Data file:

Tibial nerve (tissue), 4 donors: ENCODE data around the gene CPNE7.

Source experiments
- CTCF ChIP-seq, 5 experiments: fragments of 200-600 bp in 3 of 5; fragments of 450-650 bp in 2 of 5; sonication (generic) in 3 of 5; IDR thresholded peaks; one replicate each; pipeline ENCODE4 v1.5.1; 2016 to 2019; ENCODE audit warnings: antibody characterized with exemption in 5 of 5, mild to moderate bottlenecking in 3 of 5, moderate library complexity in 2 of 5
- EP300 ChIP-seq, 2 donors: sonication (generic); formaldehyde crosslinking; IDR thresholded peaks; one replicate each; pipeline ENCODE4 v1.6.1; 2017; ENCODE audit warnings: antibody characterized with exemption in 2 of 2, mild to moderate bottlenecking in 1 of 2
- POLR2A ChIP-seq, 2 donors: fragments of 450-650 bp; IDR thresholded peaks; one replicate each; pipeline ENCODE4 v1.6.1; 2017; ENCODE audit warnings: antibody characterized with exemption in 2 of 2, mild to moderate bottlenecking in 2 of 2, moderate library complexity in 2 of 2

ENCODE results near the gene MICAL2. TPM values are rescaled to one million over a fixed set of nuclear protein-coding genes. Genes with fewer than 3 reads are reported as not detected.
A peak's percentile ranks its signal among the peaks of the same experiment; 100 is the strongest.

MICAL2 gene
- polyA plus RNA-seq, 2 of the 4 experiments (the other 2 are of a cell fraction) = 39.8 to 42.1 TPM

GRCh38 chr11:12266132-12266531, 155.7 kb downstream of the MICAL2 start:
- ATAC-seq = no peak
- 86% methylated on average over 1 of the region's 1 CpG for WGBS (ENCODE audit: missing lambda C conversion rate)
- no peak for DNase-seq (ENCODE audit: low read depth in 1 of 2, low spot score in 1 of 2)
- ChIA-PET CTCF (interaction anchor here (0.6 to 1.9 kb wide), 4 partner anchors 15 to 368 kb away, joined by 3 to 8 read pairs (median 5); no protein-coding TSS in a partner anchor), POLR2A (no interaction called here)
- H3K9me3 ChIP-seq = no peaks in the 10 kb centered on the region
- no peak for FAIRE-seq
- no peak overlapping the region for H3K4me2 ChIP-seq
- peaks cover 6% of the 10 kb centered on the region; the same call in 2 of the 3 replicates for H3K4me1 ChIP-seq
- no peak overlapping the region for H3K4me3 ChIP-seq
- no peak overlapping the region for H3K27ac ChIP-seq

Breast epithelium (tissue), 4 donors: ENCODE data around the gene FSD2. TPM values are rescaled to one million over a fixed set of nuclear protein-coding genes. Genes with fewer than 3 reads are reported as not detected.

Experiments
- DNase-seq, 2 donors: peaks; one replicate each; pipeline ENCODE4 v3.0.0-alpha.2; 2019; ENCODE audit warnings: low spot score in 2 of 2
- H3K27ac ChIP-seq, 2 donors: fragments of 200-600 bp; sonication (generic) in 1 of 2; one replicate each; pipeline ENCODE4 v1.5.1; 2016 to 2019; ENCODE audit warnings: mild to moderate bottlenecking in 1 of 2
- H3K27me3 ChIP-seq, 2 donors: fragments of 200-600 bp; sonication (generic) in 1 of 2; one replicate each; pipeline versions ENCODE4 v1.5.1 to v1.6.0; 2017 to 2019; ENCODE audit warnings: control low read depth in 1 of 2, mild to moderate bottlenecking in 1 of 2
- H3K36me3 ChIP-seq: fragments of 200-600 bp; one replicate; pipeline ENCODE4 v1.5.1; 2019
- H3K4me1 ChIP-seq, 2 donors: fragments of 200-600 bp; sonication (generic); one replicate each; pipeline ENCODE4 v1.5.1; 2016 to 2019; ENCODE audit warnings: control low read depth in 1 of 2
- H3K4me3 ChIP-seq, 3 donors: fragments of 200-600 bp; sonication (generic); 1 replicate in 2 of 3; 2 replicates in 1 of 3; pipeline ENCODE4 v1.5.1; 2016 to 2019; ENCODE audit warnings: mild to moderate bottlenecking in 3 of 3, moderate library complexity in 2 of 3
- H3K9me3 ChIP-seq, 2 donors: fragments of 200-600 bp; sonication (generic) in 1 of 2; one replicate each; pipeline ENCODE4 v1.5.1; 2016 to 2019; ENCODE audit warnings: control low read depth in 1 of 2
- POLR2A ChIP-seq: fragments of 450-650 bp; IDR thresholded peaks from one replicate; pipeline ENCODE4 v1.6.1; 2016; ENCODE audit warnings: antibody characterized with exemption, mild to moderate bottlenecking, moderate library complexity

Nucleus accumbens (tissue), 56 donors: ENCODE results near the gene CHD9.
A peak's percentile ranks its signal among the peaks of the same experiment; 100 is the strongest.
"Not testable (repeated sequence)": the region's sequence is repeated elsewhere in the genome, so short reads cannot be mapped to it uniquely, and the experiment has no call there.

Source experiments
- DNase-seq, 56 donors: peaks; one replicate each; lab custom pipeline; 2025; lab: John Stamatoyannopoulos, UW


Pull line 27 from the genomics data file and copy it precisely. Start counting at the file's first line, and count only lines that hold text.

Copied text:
- H3K4me1 ChIP-seq, 2 donors: fragments of 200-600 bp; sonication (generic); one replicate each; pipeline ENCODE4 v1.5.1; 2016 to 2019; ENCODE audit warnings: control low read depth in 1 of 2